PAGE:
Ann Eliza Bleecker’s work is published posthumously, The History of Maria Kittle. It is a captivity narrative set during the French & Indian War, is a fictionalized elaboration of the author's own experiences. It is thought to be the first American fictional account focusing on Native Americans, where horrific descriptions of an Indian attack & an earthquake are contrasted with tranquil rural scenes.

Hannah Webster Foster (1759-1840) writes The Coquette; or, The History of Eliza Wharton, an epistolary novel based on the alleged seduction of Foster's distant cousin, Elizabeth Whitman, by Pierpont Edwards, and her death in childbirth. Wildly popular, the novel would appear in numerous editions, with early editions attributed to "A Lady of Massachusetts."

Deborah Sampson (1760-1827) cooperates with Herman Mann in writing The Female Review; or, Life of Deborah Sampson, Dedham [Mass.}: Nathaniel and Benjamin Heaton, 1797. This is an account of Deborah Sampson, afterwards Mrs. Benjamin Gannett, who served as a soldier in the revolutionary war under the name of Robert Shirtliff. an embellished autobiography detailing Sampson's experiences in the American Revolution, in which she had dressed as a man & served in the Massachusetts militia & Continental army. Although she had lost her wartime diary, she told her tale to Herman Mann, who wrote & published it.

In the first black initiated petition to Congress, Philadelphia free blacks protest North Carolina laws re-enslaving blacks freed during the Revolution.

Sarah Wentworth Morton writes Beacon Hill: A Local Poem, Historic and Descriptive, Boston: Manning & Loring, 1797. This was poetical record of the American Revolution.

Controversial Alien and Sedition Acts are passed by the US Congress as emergency measures in response to the perceived threat of war with France. The Alien and Sedition Acts give the president the power to imprison or deport foreigners believed to be dangerous to the United States and make it a crime to attack the government with "false, scandalous, or malicious" statements or writings. Thomas Jefferson later pardons all those convicted under the Sedition Act, many of whom were Democrat-Republicans.

Congress abolishes debtors' prisons.

Susanna Haswell Rowson writes Reuben and Rachel; or, Tales of Old Times, Boston: Manning and Loring, for D. West, 1798. This romantic novel surveys the history of Western civilization & attempts to interest young women toward history.

Hannah Webster Foster writes The Boarding School; or, Lessons of a Preceptress to Her Pupils, Boston: I. Thomas and E.T. Andrews, 1798. This is a collection of moral & domestic lectures, including her advocacy of female education & criticism of sexual double standards.

Judith Sargent Murray (1751-1820) writes The Gleaner, Boston: I. Thomas and E.T. Andrews, 1798. This is a collection of essays on history, guidelines for women's conduct, discussion of education and politics, & poems. Originally published under the guise of male authorship to maintain an impartial readership, the essays attempt to prove the capability of women writers.

George Washington, aged sixty-seven, dies after a brief illness at his home in Virginia.

American born Helena Wells (c. 1760-c. 1809) writes The Stepmother. The story of an independent woman who manages her own finances & property after the death of her husband; it includes detailed descriptions of the conduct of a sensible woman. The daughter of a Loyalist bookseller & publisher, Wells was a novelist & educator who operated, with her sister, a boarding school for girls in London & worked as a governess.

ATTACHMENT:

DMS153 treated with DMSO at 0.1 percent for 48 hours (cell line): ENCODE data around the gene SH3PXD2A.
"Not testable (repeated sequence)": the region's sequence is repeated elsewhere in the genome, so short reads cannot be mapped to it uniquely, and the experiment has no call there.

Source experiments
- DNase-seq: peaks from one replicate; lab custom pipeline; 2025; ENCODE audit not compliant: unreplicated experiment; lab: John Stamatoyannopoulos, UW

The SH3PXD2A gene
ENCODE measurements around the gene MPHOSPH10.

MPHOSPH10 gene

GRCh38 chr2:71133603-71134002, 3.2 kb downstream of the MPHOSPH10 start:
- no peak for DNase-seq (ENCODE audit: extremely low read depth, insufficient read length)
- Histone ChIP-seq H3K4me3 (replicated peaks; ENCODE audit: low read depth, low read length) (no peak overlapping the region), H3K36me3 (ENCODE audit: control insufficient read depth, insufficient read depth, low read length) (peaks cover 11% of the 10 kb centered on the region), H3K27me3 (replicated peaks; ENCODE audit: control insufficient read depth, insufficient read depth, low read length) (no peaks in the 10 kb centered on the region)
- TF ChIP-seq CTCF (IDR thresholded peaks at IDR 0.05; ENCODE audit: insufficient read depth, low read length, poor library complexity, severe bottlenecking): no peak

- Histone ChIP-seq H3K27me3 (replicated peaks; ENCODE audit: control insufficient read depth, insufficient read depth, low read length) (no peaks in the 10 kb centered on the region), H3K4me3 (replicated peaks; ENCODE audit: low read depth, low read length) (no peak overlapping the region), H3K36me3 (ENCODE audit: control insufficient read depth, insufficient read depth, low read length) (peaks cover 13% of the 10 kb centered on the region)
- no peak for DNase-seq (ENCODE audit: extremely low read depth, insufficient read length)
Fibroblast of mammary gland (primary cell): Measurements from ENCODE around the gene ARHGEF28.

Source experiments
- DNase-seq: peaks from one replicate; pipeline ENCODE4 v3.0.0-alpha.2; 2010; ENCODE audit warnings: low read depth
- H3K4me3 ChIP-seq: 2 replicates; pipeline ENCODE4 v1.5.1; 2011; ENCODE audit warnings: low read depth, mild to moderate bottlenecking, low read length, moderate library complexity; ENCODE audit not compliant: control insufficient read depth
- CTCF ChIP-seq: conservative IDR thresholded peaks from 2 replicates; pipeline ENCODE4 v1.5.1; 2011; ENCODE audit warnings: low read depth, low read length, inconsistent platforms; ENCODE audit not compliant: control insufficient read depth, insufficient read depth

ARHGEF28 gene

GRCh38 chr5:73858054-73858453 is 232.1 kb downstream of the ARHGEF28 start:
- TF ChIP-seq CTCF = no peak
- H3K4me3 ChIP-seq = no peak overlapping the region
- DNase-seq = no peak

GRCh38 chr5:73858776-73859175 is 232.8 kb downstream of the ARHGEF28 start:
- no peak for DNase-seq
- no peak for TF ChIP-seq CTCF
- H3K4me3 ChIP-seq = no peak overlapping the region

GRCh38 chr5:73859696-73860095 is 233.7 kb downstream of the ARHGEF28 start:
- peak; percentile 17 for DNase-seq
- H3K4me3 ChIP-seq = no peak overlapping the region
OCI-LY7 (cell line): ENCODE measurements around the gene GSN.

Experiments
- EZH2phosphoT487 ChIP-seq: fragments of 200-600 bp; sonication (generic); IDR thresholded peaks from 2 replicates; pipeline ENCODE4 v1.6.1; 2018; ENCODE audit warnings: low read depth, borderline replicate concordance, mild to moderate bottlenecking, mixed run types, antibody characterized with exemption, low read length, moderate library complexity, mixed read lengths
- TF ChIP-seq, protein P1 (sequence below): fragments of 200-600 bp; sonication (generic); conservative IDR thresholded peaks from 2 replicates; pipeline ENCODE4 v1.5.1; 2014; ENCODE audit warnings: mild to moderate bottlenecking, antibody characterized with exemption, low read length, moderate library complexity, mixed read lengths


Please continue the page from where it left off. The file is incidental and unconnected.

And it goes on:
Hannah Adams (1755-1831) writes A Summary History of New England, Dedham [Mass.]: Printed for the author, by H. Mann and J.H. Adams. This is an account of events from the sailing of the Mayflower to the establishment of the Constitution, based on primary sources from state archives & newspapers. Adams conducted much of her research in bookshops, because she could not afford to purchase books.

The census estimated the population of the United States at 3,929,214.

The United States reports a birth rate of 7.04 children per woman, one of the highest in the world.

The congress founds a new national library in Washington named The Library of Congress.

US president John Adams moves into the newly completed White House, named for its light grey limestone.

Republican Thomas Jefferson and Federalist Aaron Burr tie votes in the Electoral College in the presidential election. The US House of Representatives votes for Jefferson as president.

According to George Washington's vision, Washington City in the District of Columbia becomes the capital of the United States, a new city located at the junction of the Potomac & Anacostia rivers. Major Pierre Charles L'Enfant (1754–1825) designs a plan modeled on Versailles with grand public parks & spacious avenues radiating out from on a domed Capitol.

Off the coast of Cuba, the U.S. naval vessel Ganges captures two American vessels, carrying 134 enslaved Africans, for violating the 1794 Slave Trade Act & brings them to Philadelphia for adjudication in federal court by Judge Richard Peters. Peters turns the custody of the Africans over to the Pennsylvania Abolition Society, which attempts to assimilate the Africans into Pennsylvania using the indenture system with many local Quakers serving as sponsors.

American born Helena Wells writes Constantia Neville; or, The West Indian, a novel about education promoting Christianity in arguments with deists & Unitarians and includes an attack on English author and feminist Mary Wollstonecraft.

Absalom Jones & other Philadelphia blacks petition Congress against the slave trade & against the fugitive slave act of 1793.

Sarah Sayward Barrell Keating Wood (1759-1855) writes Julia and the Illuminated Baron, a gothic story of an intrepid young woman who resists an atheistic baron during the French Revolution.

See Burt, Daniel S , editor. The Chronology of American Literature: America's Literary Achievements from the Colonial Era to Modern Times. Houghton Mifflin Internet. History Matters. American Social History Project / Center for Media and Learning (Graduate Center, CUNY) and the Center for History and New Media (George Mason University).